(Title photo source: AP Photo/Vincent Yu)
The pictures have flooded the channels over the past few weeks. Thousands of Hong Kong citizens have blocked thoroughfares in Hong Kong’s central business districts, wielding umbrellas to ward off tear gas canisters and pepper spray. Met by police in riot gear, the protests have been largely peaceful; even so, many Westerners look at the protests with apprehension and suspense. Will the so-called “Umbrella Revolution” of 2014 become another Tiananmen protest, 1989? Will Hong Kong’s movement spark something larger, or is it a much smaller deal than it has been made out to be?
The 2014 protests primarily reflect a disagreement over the future of the relationship between Hong Kong and the mainland, and how the “One Country, Two Systems” formula should be interpreted. In 1997, Hong Kong was handed over to the People’s Republic of China (PRC), the government of mainland China, after over 150 years of British control. According to the Joint Declaration of 1984 between China and Britain, Hong Kong was to be guaranteed a “high degree of autonomy” for 50 years after the handover. In response to the Tiananmen response, Britain demanded further safeguards for democracy for the territory – a demand that the Chinese government codified in Hong Kong’s Basic Law, the mini-constitution that sets out Hong Kong’s legal system, by promising a high degree of autonomy except in foreign affairs and defense and direct elections for Hong Kong’s chief executive by 2017.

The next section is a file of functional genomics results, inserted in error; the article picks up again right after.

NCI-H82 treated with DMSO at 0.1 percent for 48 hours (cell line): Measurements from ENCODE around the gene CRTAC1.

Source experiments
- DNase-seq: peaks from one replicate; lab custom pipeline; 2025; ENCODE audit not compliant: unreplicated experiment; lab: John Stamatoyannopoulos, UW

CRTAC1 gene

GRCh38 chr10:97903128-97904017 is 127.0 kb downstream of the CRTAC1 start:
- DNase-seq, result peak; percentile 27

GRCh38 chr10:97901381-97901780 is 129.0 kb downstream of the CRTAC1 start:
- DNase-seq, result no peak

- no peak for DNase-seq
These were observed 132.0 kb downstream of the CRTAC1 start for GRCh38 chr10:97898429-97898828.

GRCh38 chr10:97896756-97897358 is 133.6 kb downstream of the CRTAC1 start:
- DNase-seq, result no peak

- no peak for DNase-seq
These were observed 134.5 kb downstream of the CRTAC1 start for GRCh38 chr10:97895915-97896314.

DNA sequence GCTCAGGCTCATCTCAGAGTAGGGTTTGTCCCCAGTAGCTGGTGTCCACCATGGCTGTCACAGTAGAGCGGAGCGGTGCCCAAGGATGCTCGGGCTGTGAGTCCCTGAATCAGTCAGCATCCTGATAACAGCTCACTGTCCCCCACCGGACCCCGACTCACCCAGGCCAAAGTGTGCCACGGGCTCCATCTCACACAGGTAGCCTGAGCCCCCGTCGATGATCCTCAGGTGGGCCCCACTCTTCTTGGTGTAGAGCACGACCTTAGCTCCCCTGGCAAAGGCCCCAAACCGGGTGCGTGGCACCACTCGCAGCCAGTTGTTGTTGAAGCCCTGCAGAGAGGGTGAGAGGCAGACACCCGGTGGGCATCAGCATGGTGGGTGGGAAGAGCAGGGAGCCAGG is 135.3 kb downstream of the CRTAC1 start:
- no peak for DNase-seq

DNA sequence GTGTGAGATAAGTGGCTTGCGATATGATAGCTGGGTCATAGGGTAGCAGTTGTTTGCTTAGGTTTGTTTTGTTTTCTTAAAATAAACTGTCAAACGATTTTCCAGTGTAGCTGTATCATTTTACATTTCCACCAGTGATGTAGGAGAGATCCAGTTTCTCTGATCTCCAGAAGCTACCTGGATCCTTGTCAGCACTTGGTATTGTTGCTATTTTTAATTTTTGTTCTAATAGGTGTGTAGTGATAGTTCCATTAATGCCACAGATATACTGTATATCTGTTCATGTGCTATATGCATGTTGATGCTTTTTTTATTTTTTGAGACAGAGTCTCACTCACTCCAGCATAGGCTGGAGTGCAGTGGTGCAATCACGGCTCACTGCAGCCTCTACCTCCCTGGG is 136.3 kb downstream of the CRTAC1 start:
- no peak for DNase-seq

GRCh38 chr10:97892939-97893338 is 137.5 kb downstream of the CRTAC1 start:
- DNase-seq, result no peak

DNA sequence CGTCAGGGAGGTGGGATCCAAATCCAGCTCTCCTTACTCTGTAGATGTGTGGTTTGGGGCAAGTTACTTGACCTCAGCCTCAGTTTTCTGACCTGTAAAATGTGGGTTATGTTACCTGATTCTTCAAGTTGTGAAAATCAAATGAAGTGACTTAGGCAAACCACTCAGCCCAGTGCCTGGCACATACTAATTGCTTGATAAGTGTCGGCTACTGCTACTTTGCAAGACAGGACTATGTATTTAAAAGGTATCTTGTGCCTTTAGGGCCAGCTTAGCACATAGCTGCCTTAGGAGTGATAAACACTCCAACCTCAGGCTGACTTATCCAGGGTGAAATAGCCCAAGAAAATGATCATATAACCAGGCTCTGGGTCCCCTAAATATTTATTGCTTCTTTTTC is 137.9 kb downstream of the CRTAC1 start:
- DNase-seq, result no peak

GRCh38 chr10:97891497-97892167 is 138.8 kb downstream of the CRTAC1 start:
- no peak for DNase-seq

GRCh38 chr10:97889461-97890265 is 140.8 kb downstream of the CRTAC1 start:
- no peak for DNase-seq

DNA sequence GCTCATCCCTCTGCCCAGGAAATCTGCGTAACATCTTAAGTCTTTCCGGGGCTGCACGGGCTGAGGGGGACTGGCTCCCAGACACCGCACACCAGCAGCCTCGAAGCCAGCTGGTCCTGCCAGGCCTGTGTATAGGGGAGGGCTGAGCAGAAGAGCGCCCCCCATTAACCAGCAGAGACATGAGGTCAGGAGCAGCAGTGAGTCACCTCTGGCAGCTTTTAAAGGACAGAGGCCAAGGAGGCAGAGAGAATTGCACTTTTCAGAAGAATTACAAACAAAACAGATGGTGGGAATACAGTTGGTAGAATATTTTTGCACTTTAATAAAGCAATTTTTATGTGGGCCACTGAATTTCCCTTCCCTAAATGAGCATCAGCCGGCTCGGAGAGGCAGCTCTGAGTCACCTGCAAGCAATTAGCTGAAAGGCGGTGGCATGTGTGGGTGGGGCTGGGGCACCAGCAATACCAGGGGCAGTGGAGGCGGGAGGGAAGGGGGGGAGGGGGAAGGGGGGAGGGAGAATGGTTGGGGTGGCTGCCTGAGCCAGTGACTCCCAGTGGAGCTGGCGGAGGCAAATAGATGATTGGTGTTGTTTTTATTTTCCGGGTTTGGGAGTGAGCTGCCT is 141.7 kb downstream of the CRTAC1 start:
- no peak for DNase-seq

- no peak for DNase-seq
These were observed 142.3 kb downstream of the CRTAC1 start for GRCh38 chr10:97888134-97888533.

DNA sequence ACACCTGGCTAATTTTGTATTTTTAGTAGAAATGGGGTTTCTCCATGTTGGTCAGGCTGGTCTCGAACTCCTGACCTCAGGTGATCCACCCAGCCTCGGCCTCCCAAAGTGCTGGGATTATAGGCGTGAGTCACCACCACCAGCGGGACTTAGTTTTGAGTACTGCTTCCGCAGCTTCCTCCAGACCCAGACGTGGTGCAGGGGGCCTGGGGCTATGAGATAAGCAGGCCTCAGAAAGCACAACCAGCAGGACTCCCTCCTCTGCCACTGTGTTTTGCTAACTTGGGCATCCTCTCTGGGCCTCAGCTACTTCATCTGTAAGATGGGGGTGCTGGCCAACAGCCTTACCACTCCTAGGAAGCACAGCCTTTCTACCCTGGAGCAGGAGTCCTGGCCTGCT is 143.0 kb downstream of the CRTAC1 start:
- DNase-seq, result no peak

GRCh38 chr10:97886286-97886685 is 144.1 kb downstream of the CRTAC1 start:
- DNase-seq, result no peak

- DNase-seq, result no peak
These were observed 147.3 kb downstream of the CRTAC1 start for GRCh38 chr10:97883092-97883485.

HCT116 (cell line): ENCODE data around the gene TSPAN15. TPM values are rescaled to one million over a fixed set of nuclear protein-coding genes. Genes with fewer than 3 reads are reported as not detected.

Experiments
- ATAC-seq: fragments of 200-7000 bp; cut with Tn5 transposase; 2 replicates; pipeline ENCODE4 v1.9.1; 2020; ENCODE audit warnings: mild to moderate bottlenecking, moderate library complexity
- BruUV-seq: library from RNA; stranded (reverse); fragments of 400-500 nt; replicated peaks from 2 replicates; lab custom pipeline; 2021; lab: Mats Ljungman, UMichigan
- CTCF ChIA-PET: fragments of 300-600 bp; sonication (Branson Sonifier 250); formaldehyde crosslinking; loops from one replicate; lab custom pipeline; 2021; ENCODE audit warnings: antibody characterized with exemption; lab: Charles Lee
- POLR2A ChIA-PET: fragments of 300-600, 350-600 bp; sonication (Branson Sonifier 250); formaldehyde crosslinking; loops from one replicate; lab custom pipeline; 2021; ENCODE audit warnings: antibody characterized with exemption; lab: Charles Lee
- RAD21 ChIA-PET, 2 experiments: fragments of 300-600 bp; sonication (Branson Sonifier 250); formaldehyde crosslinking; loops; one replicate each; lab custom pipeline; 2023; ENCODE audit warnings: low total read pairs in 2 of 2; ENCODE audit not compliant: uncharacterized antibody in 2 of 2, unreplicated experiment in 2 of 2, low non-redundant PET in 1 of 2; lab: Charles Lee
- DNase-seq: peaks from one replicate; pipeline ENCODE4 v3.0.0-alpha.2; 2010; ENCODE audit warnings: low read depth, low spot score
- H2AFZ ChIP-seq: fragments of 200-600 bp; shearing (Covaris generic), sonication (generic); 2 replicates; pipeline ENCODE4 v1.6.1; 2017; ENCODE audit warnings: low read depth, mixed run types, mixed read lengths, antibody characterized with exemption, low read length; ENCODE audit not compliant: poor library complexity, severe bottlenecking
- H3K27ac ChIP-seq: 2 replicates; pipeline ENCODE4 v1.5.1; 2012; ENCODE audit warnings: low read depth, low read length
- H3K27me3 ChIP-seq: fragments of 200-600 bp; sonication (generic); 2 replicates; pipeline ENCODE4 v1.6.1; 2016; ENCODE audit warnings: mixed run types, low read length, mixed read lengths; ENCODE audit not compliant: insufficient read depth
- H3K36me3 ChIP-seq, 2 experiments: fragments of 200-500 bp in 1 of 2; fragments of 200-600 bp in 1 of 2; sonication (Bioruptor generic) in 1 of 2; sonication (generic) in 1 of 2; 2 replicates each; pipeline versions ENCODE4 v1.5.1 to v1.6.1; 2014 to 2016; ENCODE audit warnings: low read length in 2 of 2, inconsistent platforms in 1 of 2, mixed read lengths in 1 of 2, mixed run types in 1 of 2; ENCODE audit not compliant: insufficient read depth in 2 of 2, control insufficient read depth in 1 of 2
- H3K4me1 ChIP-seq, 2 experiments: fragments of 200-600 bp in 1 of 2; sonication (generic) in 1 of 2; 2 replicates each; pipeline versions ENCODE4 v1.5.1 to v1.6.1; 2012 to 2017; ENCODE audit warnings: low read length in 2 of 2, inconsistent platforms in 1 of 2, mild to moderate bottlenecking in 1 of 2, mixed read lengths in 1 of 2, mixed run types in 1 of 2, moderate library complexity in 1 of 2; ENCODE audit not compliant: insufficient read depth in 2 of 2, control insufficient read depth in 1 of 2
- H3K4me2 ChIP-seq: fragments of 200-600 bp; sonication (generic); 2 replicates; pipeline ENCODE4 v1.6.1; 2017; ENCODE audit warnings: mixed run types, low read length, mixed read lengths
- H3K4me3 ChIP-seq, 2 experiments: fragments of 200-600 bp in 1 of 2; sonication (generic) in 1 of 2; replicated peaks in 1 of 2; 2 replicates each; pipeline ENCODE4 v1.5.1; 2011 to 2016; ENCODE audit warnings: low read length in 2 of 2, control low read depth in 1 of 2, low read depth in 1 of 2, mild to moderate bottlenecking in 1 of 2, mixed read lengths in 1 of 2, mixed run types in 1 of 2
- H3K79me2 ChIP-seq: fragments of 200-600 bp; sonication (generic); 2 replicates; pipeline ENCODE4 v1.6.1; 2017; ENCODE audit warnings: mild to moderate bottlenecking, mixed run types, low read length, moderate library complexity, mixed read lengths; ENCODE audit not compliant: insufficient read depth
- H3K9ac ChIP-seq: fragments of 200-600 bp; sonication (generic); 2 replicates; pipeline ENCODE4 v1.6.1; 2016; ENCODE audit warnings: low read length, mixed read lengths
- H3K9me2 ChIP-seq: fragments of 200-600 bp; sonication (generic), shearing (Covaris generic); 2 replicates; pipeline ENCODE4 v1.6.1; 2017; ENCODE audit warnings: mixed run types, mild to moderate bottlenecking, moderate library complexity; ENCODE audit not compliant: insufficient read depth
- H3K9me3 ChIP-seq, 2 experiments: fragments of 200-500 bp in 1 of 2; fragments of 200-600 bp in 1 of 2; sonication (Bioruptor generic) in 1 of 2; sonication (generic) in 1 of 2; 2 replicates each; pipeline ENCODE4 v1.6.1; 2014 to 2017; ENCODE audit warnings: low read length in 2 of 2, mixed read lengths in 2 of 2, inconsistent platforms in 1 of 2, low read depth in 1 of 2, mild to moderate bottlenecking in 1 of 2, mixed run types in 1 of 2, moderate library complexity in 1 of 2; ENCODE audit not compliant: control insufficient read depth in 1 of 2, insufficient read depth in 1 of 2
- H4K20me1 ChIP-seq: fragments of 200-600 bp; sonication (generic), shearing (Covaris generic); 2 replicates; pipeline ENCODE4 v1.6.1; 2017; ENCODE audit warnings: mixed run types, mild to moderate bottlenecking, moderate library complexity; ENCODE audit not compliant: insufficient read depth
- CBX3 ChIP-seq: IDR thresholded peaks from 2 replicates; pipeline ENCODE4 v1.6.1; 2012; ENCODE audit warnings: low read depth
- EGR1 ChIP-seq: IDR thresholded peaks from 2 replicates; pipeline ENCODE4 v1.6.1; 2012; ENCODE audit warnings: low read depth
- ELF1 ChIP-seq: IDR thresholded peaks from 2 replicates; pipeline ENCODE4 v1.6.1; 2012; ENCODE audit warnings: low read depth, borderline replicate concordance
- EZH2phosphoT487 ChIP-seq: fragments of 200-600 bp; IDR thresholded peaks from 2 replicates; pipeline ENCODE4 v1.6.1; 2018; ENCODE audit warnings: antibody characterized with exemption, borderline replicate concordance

The current protests, however, should not be regarded as a revolution, but instead a movement demanding that China respects the “One Country, Two Systems” formula. Two groups, “Occupy Central with Love and Peace,” a group that had planned mass sit-ins on National Day, Oct. 1, 2014, in order to put pressure on the PRC to allow genuine universal suffrage in Hong Kong, and “Scholarism,” a student activist group that was originally formed to protest the PRC’s implementation of pro-mainland subjects in Hong Kong’s curriculum, make up the bulk of the protests. The movement is angry with the Chinese government for failing to properly adhere to their Basic Law and promises for democracy. The current chief executive of Hong Kong, Leung Chun-Ying, was elected by a 1200 person election committee, which under Basic Law aims to be broadly representational.
But, many Hong Kongers view it as a rubberstamp body that only vets pro-mainland candidates. The protesters demand his resignation and for the next Chief Executive to be chosen by direct election. So far, the PRC has not budged; a white paper released in June of this year claimed that China had “comprehensive jurisdiction” over the territory, and in late August ruled out the possibility of direct elections. This final decision was the spark that ignited the current protests.
So what is next for Hong Kong? The mainland government is unlikely to back down, having taken such a strong stand on what they see as the future of Hong Kong, but a Tiananmen-style crackdown seems unreasonable to expect, due to the international backlash that the PRC would receive. Nor, however, should we expect to see the protests dissipate without some substantive change being affected. Whatever the outcome, Hong Kong’s future will be important, as it will lay out what future other regions, such as Xinjiang or Tibet, should expect from the